Change is good, so they say.
And ya’ know who likes change? Marketing people like change, so do wet babies, unhappy workers, anyone living near a skateboarder, panhandlers and free agents. That's about it.
When Prince Fielder and Albert Pujols made the big change this off-season it wasn’t because they were unhappy campers. Quite the contrary. Both were much loved and rather cozy in their respective cities of Milwaukee and St. Louis. Big baseball towns.
They opted for change because they wanted some big change, as in moolah. They got it, bushel-baskets full of it, courtesy of the Detroit Tigers and Anaheim Angels, respectively.
Like that employee moving-on to greener pastures, Prince and Albert arrived at their new surroundings with high hopes and long ‘to-do’ lists.
Moving is never easy. First there's finding a new home, then things like utilities, drivers license, schools for kids, satellite hook-up and on and on and on. And while you're still fretting over all that there's the new job. That starts with finding the best route to the stadium, securing a parking spot, meeting & sizing-up new co-workers, setting-up your locker and schmoozing the local press.
One more task that's too often left off the ball-player's moving list but can prove as important as any other: learning the new League. In this case, the American.
It’s one thing to dabble on the other side (interleague, World Series, Home Run Derby & Family Fun Show all-star game), it’s another to live there, day in, day out.
And don’t be fooled by interleague play.
Ever since MLB broke with a near 100-year old tradition (1997) and expanded League competition to a two-week period in the regular-season, the casual fan discerns no big difference between the rival confederations.
Nothing could be farther from the truth. Each League retains a distinct style of play and strategy. Nuances remain in how runs are manufactured, navigating the base paths, use of pitchers and even fielder placement.
Then there's the designated-hitter rule, by itself enough to make each League unique.
Never a fan of the DH, I’ve nonetheless come to accept it as a trademark of the Junior Circuit, just as much as its absence is a defining trait for the National. To the degree that interleague play has homogenized baseball, the competing DH policies remain a hallmark of the Major League game which shouldn’t be lost. And the only ones who seem to feign frustration at the current state are a handful of writers and $-interested parties.
And there are the players themselves.
Succeeding in a new League requires homework: learning new pitchers, hitters, managers and even umpires, scorers and grounds-keepers to which you’d be wise to get accustomed.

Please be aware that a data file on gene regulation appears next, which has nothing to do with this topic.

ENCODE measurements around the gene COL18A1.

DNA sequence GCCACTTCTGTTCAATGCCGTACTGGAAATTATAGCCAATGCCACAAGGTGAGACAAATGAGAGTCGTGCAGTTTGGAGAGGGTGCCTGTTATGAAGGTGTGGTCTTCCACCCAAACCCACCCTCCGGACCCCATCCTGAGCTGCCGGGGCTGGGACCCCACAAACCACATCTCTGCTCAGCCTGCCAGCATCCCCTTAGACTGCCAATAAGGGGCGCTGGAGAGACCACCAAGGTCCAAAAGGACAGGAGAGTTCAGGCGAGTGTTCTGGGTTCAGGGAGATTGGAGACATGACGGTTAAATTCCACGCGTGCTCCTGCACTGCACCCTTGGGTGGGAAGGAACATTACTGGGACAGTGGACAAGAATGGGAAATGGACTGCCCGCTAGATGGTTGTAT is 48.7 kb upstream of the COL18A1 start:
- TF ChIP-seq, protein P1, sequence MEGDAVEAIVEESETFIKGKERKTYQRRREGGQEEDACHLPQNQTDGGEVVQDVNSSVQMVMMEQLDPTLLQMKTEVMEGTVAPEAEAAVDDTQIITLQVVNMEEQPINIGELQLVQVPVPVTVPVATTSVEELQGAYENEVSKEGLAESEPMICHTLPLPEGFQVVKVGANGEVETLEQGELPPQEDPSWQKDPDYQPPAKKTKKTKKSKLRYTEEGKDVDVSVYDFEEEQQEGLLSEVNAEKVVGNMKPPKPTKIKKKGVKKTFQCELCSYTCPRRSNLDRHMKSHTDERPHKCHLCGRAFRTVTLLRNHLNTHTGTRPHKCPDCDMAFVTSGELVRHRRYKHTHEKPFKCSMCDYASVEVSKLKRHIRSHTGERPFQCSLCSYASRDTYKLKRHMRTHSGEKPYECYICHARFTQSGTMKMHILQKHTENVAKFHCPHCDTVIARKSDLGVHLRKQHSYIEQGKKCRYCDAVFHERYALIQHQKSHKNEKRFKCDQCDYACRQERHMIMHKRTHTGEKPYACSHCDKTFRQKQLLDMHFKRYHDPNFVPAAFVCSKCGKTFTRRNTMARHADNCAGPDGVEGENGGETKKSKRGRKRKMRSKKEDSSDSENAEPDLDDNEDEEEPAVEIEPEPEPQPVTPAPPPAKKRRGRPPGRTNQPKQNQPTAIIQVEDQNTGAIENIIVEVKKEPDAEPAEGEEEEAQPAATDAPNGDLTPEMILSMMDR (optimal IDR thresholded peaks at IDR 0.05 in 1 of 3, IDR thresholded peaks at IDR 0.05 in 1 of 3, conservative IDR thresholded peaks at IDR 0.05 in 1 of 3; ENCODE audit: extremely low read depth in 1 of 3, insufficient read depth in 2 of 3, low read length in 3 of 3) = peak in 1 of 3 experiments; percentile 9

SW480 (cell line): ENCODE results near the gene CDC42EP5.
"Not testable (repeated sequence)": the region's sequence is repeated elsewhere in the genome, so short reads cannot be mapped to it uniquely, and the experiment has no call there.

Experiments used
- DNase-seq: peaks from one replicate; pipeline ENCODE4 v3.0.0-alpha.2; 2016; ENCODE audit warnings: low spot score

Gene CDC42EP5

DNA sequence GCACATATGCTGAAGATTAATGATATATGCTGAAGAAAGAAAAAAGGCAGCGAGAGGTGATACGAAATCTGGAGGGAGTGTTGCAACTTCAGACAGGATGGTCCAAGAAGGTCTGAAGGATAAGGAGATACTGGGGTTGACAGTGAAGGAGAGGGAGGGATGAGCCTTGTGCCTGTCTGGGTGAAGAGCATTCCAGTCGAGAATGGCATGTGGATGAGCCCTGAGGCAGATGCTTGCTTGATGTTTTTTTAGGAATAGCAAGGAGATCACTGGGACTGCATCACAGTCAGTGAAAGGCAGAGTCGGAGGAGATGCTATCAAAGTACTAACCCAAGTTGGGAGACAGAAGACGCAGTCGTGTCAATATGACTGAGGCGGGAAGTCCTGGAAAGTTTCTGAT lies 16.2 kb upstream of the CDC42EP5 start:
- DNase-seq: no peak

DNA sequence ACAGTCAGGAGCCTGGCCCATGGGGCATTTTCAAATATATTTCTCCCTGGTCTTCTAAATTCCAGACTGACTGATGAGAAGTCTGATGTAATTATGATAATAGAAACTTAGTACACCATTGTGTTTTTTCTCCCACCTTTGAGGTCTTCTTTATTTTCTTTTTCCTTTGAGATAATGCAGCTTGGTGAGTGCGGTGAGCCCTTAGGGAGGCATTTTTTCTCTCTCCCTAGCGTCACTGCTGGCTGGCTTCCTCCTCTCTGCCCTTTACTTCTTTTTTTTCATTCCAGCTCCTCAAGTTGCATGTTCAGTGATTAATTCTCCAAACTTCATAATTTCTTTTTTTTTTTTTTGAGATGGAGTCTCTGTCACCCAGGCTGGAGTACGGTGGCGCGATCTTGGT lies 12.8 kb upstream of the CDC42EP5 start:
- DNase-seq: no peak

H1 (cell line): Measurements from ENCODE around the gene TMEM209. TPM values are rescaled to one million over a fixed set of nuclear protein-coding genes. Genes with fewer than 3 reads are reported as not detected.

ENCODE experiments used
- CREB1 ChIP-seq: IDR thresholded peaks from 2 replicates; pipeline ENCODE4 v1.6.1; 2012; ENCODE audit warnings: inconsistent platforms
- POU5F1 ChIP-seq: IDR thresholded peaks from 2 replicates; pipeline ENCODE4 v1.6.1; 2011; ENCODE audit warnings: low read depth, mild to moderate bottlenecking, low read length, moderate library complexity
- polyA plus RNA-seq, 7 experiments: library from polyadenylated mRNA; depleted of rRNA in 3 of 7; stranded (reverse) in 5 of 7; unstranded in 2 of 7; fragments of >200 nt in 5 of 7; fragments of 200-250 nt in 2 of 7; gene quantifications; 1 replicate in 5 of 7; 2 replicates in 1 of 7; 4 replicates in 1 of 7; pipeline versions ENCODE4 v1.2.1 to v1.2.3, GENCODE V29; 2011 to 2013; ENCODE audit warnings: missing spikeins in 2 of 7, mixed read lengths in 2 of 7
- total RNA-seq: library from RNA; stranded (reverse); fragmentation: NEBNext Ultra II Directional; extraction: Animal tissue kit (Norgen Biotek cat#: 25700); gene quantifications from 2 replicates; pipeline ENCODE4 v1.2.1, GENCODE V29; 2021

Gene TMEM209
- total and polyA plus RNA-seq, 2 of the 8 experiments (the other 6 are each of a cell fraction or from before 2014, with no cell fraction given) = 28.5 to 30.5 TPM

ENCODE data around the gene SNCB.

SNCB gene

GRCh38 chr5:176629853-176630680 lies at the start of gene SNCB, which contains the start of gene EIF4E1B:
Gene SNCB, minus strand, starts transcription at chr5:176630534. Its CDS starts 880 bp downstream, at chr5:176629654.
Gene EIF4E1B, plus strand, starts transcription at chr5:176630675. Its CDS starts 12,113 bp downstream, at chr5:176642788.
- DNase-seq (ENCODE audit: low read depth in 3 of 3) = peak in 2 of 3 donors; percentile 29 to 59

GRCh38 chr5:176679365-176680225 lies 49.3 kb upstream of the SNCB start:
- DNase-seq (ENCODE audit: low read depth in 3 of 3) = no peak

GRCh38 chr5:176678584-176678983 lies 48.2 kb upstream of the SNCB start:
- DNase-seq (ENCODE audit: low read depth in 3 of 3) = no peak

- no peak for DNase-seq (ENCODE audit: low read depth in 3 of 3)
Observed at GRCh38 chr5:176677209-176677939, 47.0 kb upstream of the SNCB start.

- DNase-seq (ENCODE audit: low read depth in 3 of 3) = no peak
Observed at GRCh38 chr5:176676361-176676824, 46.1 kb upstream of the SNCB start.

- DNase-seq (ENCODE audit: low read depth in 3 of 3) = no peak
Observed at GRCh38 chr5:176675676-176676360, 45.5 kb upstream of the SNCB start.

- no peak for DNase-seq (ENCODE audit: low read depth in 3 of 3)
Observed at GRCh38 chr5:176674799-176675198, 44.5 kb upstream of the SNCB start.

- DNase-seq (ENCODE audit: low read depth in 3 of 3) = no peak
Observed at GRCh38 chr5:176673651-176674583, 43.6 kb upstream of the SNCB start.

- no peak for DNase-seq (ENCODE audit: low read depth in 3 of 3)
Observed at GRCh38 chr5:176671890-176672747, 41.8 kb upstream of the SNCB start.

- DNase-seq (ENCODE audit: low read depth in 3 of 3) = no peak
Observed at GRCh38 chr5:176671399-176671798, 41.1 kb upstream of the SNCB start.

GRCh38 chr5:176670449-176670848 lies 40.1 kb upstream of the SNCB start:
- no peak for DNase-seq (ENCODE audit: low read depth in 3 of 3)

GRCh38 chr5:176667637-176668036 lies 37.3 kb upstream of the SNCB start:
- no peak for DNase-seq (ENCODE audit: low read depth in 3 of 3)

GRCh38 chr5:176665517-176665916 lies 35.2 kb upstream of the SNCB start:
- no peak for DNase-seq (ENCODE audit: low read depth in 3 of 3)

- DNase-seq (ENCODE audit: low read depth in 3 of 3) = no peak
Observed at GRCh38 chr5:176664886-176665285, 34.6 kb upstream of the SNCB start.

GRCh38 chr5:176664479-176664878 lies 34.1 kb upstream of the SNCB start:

It’s all more than enough to keep the multi-millionaire ball-player busy in the off-season.
But in listening to Al Pujols in spring training I got the feeling that the former Redbird and World Series hero didn’t do his studies. When asked what he was doing differently to prepare for the big change his answer was essentially…nothing. Bad answer.
It’s good to be confident but a little practicality, humility never hurt anyone and goes a long way in helping transition and insure $200 million investments.
Here’s how things stand between the two titans as of this posting (4/30):
Fielder: 22 GS / 13 R / 25 H / 2 2B / 3 HR / 11 RBI / .444 SLG / .309 BA.
Pujols: 22 GS / 7 R / 19 H / 7 2B / 0 HR / 4 RBI / .295 SLG / .216 BA.
Fielder has two distinct advantages over Albert in the transition game: 1) father and former American slugging star Cecil Fielder, and 2) teammate Miguel Cabrera.
While a rift had developed between Prince and his father, recent word is that both are now on speaking terms (Detroit Free Press / “Cecil” / Schrader / 1-24). Though Dad downplays the significance of League difference (“If you’re a good hitter, you’re a good hitter” / DFP), I can’t imagine Cecil has not imparted some helpful & pointed words of advice.
And with a game-changer like Cabrera in the line-up, how nervous can you be? Miguel’s numbers: 22 GS / 15 R / 25 H / 7 HR / 20 RBI / .571 SLG / .298 BA. By contrast, in LA it’s Mark Trumbo who's surprisingly the current pace-setter for the struggling Halos (3 HR / 8 RBI / .304 BA).
But not to worry, Angels’ fans. Pujols’ bread & butter with the bat has always been two-baggers and in that department he’s doing just fine (7). It’s something to build on.
One name Pujols might keep in mind: Adam Dunn. Dunn was an RBI machine in the Senior Circuit for ten years (Reds / AZ / Nats). In his American League debut last season with Chicago he bottomed-out (11 HR / 42 RBI / .159 BA). He’s finding his mojo again in 2012 (22 GS / 11 R / 5 HR / 16 RBI) but exhibited the same nonchalance about League disparity.
Dunn cost the White Sox a pretty penny but Pujols cost a king’s ransom. Angels’ brass and fandom have little patience for a long learning-curve.
In the game of baseball, knowledge is power.